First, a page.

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The Lasting Power of Latina Superheroes and Future Visibility

by  in CBR Exclusives Comment
The Lasting Power of Latina Superheroes and Future Visibility

Do you know Bonita Juarez?

She was born in New Mexico, brought into the world in the year 1981, and fought the green gargantuan known by many as the Incredible Hulk.

Her code name is Firebird, and Bonita may very well be the first mainstream Latina hero in American superhero comic books.

First appearing in Marvel Comics’ “The Incredible Hulk” #265, Firebird was one of a group of multicultural characters who fought the popular Marvel Avenger and went on to appear in a number of Marvel comic books in the decades that followed.

Firebird was an Avenger herself, at various times in her career, and written in stories by such beloved writers as Kurt Busiek and Dwayne McDuffie, co-founder of Milestone Media, Inc.

34 years later, the publisher Darryl Makes Comics would introduce LAK6, the newest Latina superhero on the scene.

DMC Comics’ Editor-in-Chief Edgardo Miranda-Rodriguez made history by making a superhero of the character introduced by Ron Wimberly and Shawna Mills, and the road between LAK6 and Marvel’s Firebird is one paved with both inconsistency and celebration of the Latina superhero.

In 1985, DC Comics introduced a Mexican female version of the decades-old character of Wildcat.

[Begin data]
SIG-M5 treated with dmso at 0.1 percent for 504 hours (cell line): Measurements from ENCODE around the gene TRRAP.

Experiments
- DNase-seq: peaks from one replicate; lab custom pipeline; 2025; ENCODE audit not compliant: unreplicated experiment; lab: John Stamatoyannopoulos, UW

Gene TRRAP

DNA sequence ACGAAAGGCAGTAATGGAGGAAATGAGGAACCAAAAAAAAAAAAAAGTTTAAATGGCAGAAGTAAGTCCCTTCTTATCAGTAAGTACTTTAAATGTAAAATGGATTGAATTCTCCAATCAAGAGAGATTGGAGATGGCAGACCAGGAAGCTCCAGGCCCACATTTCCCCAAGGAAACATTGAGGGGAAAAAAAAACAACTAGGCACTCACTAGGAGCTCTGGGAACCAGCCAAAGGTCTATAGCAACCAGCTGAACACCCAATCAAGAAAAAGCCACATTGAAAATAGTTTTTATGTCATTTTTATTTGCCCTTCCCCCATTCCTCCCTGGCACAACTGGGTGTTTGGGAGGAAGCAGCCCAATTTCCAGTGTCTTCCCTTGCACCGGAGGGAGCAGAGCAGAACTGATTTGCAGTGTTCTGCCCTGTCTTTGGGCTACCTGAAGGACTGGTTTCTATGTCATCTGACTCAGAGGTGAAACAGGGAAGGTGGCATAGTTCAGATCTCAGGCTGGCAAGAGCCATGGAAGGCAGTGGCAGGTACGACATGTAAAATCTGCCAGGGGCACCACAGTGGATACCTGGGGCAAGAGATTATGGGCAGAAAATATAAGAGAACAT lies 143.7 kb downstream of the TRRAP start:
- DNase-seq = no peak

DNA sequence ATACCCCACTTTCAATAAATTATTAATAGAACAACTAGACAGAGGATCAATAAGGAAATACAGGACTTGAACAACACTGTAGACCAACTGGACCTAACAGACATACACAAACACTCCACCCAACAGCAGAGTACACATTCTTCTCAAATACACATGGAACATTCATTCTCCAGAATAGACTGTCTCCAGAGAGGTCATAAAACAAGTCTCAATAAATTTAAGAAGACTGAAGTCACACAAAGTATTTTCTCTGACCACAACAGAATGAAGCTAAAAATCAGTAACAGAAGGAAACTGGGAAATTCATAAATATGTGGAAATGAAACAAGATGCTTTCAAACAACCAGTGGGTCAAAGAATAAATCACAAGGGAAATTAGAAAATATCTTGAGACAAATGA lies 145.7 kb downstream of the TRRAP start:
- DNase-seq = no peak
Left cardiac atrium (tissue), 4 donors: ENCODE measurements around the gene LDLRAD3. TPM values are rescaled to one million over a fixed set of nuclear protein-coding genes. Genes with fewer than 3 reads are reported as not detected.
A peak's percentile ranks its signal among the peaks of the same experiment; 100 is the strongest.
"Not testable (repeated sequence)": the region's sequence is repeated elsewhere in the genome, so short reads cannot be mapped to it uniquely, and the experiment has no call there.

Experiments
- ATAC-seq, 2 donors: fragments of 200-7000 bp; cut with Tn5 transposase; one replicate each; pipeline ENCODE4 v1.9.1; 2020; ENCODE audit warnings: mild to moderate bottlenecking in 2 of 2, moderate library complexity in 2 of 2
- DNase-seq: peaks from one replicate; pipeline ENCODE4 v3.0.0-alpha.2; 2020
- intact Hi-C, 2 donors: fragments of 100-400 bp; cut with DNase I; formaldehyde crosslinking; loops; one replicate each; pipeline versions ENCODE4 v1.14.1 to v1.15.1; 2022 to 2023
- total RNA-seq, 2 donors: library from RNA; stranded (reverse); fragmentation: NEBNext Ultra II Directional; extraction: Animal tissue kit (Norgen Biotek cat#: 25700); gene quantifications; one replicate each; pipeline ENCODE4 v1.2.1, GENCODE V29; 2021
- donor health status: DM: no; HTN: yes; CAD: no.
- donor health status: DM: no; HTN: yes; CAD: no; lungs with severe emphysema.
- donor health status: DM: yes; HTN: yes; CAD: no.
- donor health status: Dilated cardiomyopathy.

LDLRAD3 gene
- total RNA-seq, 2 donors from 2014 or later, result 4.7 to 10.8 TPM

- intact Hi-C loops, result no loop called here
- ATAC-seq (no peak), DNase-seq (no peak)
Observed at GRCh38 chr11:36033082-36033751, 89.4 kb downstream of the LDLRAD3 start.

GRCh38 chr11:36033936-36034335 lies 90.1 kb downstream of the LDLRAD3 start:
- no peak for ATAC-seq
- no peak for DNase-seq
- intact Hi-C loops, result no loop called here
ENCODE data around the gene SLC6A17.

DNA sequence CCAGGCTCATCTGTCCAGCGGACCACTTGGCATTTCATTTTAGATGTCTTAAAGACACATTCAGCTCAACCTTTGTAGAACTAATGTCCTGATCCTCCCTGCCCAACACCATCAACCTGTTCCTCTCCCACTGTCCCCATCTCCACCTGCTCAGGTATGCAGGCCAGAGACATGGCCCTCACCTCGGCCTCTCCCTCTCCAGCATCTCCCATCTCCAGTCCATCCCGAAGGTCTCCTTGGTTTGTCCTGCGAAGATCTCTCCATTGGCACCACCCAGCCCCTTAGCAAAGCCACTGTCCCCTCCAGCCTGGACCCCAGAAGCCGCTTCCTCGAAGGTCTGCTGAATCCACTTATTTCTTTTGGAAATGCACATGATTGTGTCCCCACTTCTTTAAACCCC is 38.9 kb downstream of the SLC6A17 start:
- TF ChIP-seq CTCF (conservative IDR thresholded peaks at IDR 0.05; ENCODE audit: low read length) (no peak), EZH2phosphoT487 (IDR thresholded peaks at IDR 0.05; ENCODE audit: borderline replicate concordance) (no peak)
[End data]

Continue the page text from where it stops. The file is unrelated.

Created by Roy Thomas and Todd McFarlane, the new Wildcat was Yolanda Montez, a woman born with superhuman powers after her mother was given experimental drugs during her pregnancy.

Yolanda was the Goddaughter of Ted Grant, the original Wildcat. After Ted is crippled while saving a child, Yolanda takes on his superhero identity.

Joining the superhero team Infinity, Inc. the new Wildcat was part of a wave of multiculturalism at DC Comics, and a sign of progressive change.

In 1986, the updated version of the DC Comics’ character “Fire” appeared in the same “Infinity, Inc.” title where Wildcat made her first appearance.

Created by E. Nelson Bridwell and legendary illustrator Ramona Fradon, Fire’s real name was Beatriz da Costa. A Brazilian model who became a secret agent, Fire was a member of both the barely-known Global Guardians and the popular Justice League before becoming an agent for the Brazilian Intelligence Agency.

She was prominently featured in the “Checkmate” series written by Greg Rucka and illustrated by Jesus Saiz, and recently shown as a member of the League in the “Justice League International” series for DC Comics’ “New 52” launch of 2011.